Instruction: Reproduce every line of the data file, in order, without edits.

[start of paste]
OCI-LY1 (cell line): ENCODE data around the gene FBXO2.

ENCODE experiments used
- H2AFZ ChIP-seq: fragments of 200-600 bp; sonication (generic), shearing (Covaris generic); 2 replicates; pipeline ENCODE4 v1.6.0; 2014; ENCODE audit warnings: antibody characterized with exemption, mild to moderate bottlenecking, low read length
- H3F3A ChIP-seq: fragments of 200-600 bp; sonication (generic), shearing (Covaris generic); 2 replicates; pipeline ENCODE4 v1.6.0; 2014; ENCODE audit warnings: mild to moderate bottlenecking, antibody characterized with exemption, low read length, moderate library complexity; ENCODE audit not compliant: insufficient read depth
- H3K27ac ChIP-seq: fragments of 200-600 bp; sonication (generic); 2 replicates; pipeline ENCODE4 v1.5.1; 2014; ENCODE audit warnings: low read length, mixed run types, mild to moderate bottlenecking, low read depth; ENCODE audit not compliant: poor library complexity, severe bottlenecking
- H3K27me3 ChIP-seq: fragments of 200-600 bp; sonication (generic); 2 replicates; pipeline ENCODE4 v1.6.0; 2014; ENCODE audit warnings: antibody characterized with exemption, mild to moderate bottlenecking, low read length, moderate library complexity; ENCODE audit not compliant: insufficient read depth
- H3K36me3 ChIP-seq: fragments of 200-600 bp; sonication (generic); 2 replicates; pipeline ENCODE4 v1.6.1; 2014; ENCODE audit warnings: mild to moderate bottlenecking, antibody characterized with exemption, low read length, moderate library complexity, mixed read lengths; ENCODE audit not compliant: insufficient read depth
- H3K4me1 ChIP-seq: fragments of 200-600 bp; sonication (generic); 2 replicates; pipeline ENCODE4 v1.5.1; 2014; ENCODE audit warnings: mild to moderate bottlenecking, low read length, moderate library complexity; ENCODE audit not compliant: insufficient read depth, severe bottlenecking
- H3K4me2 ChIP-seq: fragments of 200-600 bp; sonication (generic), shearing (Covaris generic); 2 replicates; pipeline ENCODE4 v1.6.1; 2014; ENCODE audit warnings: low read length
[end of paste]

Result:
OCI-LY1 (cell line): ENCODE data around the gene FBXO2.

ENCODE experiments used
- H2AFZ ChIP-seq: fragments of 200-600 bp; sonication (generic), shearing (Covaris generic); 2 replicates; pipeline ENCODE4 v1.6.0; 2014; ENCODE audit warnings: antibody characterized with exemption, mild to moderate bottlenecking, low read length
- H3F3A ChIP-seq: fragments of 200-600 bp; sonication (generic), shearing (Covaris generic); 2 replicates; pipeline ENCODE4 v1.6.0; 2014; ENCODE audit warnings: mild to moderate bottlenecking, antibody characterized with exemption, low read length, moderate library complexity; ENCODE audit not compliant: insufficient read depth
- H3K27ac ChIP-seq: fragments of 200-600 bp; sonication (generic); 2 replicates; pipeline ENCODE4 v1.5.1; 2014; ENCODE audit warnings: low read length, mixed run types, mild to moderate bottlenecking, low read depth; ENCODE audit not compliant: poor library complexity, severe bottlenecking
- H3K27me3 ChIP-seq: fragments of 200-600 bp; sonication (generic); 2 replicates; pipeline ENCODE4 v1.6.0; 2014; ENCODE audit warnings: antibody characterized with exemption, mild to moderate bottlenecking, low read length, moderate library complexity; ENCODE audit not compliant: insufficient read depth
- H3K36me3 ChIP-seq: fragments of 200-600 bp; sonication (generic); 2 replicates; pipeline ENCODE4 v1.6.1; 2014; ENCODE audit warnings: mild to moderate bottlenecking, antibody characterized with exemption, low read length, moderate library complexity, mixed read lengths; ENCODE audit not compliant: insufficient read depth
- H3K4me1 ChIP-seq: fragments of 200-600 bp; sonication (generic); 2 replicates; pipeline ENCODE4 v1.5.1; 2014; ENCODE audit warnings: mild to moderate bottlenecking, low read length, moderate library complexity; ENCODE audit not compliant: insufficient read depth, severe bottlenecking
- H3K4me2 ChIP-seq: fragments of 200-600 bp; sonication (generic), shearing (Covaris generic); 2 replicates; pipeline ENCODE4 v1.6.1; 2014; ENCODE audit warnings: low read length